The reactions to Ms Dominic’s post were not surprising. Nollywood, after all, is an industry not known to take well to criticism. But the response of film producer, Don Pedro Obaseki who made Igodo back in 1999 and hasn’t mattered in a long, long, time took the misogyny to another level. Brandishing his PhD, Obaseki thought it fitting to put Dominic in a place he considered hers. Obaseki reminded Dominic of her days as a struggling artiste ‘’roaming from one set to the other’’ and advised her to take a lesson in humility.
The irony was stark and reflective of a larger problem that even successful women are forced to contend with. That a filmmaker who hasn’t scored a hit in years considers himself superior to an in-demand actress just because they crossed paths at the early stages of her career. It didn’t matter that the actress has since gone on to co-star and produce her own film, the critically acclaimed The Meeting in the years since both last made contact.
It also didn’t occur to Obaseki in his rush to shame, and with his intent to punish, that Dominic like most contributors to a functional society, could actually take pride in her humble beginnings. A woman could be beautiful, wealthy, successful, and the average man still considers himself superior. Just because.
The kids aren’t alright
Men like Buhari and Obaseki did not just happen, and in their different backgrounds, lie a common denominator. It is one rule for men, another for women. That is the fulcrum on which Nigerian society has run for the longest of times.
Starting at birth, gender roles are swiftly delineated. Boys are encouraged to explore and get adventurous, girls are only allowed to be prim and proper. Masculinity is a small, closed off box that all boys must exist within and girl children are raised in service of that shallow box.
Chimamanda Ngozi Adichie said it best when she observed in her now famous, Beyoncé approved, TED talk. She proclaimed ‘’We teach girls to shrink themselves, to make themselves smaller. We say to girls, you can have ambition, but not too much. You should aim to be successful, but not too successful. Otherwise, you would threaten the man.’’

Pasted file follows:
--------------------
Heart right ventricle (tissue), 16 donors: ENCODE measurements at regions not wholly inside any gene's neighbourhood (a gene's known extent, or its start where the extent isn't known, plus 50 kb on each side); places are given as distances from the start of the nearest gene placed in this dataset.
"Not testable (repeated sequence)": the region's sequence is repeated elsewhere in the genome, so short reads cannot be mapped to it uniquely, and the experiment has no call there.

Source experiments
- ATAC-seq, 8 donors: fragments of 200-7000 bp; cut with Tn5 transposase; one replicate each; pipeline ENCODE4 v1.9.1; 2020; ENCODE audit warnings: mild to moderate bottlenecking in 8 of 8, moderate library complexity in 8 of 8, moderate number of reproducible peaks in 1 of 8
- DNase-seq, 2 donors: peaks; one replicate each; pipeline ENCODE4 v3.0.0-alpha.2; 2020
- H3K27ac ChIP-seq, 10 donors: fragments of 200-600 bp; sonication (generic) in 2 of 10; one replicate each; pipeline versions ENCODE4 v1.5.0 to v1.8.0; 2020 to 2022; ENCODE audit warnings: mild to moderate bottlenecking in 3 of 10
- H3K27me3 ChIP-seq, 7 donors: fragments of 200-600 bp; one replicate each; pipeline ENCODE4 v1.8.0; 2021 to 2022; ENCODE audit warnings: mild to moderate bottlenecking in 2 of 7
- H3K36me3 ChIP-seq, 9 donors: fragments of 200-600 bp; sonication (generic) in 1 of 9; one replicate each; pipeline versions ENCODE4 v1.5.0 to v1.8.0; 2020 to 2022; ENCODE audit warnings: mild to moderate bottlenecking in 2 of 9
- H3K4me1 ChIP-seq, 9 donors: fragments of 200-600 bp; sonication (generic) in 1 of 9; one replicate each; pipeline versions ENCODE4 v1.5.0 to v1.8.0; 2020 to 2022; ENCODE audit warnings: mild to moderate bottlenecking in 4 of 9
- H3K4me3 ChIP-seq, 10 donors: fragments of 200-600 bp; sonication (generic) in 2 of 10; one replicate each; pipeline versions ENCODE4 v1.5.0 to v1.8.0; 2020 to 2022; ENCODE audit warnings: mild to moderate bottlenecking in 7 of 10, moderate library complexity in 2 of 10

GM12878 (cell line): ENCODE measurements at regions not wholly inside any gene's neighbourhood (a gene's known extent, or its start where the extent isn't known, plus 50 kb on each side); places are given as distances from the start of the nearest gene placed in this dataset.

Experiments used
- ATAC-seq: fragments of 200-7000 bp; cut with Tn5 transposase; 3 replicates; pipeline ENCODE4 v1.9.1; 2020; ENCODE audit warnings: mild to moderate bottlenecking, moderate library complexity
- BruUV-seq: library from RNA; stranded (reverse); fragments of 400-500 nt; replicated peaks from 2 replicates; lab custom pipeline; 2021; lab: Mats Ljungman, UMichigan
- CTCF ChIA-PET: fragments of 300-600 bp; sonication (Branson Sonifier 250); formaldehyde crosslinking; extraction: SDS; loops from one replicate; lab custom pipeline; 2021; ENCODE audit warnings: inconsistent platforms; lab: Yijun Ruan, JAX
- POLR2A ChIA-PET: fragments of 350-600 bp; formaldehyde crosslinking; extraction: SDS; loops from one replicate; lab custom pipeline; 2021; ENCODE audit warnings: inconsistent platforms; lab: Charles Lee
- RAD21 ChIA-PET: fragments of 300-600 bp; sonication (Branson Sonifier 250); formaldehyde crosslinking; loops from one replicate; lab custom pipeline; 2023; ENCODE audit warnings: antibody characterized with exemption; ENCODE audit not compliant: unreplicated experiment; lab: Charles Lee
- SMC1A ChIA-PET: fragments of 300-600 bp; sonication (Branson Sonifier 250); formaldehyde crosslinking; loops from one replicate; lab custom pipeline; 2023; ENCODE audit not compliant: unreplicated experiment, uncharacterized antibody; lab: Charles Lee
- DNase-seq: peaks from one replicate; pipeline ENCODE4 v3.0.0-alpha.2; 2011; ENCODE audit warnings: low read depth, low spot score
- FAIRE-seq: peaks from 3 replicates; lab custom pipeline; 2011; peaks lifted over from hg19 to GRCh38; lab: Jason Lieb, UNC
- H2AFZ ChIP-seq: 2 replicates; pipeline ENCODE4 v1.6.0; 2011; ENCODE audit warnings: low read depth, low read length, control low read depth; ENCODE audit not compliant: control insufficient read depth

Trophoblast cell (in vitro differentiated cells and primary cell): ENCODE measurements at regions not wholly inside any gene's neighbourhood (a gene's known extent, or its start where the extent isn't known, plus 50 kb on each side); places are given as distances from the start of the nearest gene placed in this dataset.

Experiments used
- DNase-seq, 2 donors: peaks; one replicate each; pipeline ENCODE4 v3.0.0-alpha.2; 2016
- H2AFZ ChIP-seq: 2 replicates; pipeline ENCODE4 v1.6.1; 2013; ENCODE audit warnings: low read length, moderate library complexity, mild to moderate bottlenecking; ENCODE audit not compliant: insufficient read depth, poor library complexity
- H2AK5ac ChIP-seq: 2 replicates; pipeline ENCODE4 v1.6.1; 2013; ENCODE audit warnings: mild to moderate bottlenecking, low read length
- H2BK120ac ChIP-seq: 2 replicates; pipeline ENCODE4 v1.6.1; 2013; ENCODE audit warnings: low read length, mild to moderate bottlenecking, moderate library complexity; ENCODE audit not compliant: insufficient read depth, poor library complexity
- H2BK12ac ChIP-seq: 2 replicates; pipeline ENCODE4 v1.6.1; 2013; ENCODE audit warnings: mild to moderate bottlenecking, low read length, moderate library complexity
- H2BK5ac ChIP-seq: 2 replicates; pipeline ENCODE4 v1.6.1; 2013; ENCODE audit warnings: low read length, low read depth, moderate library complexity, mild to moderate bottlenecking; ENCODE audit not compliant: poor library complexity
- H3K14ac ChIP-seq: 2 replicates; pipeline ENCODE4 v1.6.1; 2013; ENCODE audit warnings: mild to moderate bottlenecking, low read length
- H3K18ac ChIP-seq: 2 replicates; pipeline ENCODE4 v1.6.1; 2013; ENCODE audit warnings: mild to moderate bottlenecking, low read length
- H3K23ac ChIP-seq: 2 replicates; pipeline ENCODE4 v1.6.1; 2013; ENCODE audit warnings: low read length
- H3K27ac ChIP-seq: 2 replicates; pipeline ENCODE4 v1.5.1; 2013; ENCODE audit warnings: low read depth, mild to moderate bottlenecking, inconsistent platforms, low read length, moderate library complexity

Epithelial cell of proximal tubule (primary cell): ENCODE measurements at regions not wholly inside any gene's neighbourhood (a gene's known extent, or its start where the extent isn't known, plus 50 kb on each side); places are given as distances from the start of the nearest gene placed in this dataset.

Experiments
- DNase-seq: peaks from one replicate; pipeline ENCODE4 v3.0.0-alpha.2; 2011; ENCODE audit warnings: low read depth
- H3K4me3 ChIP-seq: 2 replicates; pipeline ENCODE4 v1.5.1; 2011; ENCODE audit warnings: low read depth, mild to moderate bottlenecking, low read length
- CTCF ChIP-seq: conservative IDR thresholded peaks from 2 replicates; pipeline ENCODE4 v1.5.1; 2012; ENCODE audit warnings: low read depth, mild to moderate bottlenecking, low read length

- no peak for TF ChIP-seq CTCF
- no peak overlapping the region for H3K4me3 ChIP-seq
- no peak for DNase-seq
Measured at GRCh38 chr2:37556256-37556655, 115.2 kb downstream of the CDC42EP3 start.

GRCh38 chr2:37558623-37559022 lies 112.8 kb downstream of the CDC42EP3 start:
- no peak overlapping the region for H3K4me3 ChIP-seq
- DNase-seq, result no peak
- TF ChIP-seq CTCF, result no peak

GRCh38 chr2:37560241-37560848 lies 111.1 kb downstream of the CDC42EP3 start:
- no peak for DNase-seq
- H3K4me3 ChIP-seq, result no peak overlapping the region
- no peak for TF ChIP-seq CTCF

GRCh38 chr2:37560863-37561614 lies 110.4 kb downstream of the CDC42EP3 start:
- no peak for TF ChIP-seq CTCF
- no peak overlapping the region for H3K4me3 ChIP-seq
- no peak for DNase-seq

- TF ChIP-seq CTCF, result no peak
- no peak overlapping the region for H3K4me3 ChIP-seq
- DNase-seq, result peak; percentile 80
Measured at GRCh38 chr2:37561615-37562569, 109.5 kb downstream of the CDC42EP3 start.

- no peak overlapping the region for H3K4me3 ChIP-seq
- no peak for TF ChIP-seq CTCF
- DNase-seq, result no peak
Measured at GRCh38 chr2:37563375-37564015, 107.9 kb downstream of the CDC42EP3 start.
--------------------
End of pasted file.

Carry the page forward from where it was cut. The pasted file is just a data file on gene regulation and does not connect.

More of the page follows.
With this kind of teaching, carefully, consciously and unconsciously indoctrinated, it is no wonder there are loads and loads of Nigerian men walking around, easily threatened at the first sight of a successful woman.
If the long and sustained process of socialisation starts in pre-school then it is obvious that the Nigerian child is ideally set up to fail by a series of uncoordinated attacks on the legitimacy of the girl child. Female children are still not as valued as their male counterparts and in some homes, are less likely to be raised as equals to the boys. While a lot of progress has been made in terms of getting parents to realise the value of educating the girl child, gains are steadily being reversed in large swathes of the North East by a protracted nine-year insurgency mounted by Boko Haram.
The New York Times last week, published a positive-leaning follow up feature put together by West African Bureau chief, Dionne Searcey who was allowed significant access by the American University of Nigeria, Yola to the still-in-rehabilitation Chibok girls now housed within the institution’s walls.
The purpose of the New York Times piece was to share updates on the progress of the Chibok girls, at one time the most famous group of secondary school students in the world. With finely lit photographs of the girls, over a hundred of them, striking dignified poses, accompanied by interviews with a cross-section of them, the piece does a fine job of positioning the young ladies as victors in the battle against Boko Haram.
But for every parent inspired by the positivity of the Chibok girls to send their daughters to school against the odds, there are dozens discouraged by subsequent attacks on soft spots like the Dapchi school kidnapping. The alternative to this clear and present danger? Keep the girl child at home, domesticised, and marry her off at the earliest opportunity.
Away from war-affected regions, in the country’s most modern of cities, the quality of education isn’t exactly much to write home about. Biases picked up at home are hopelessly reinforced within school walls, and this includes the most exclusive of centres.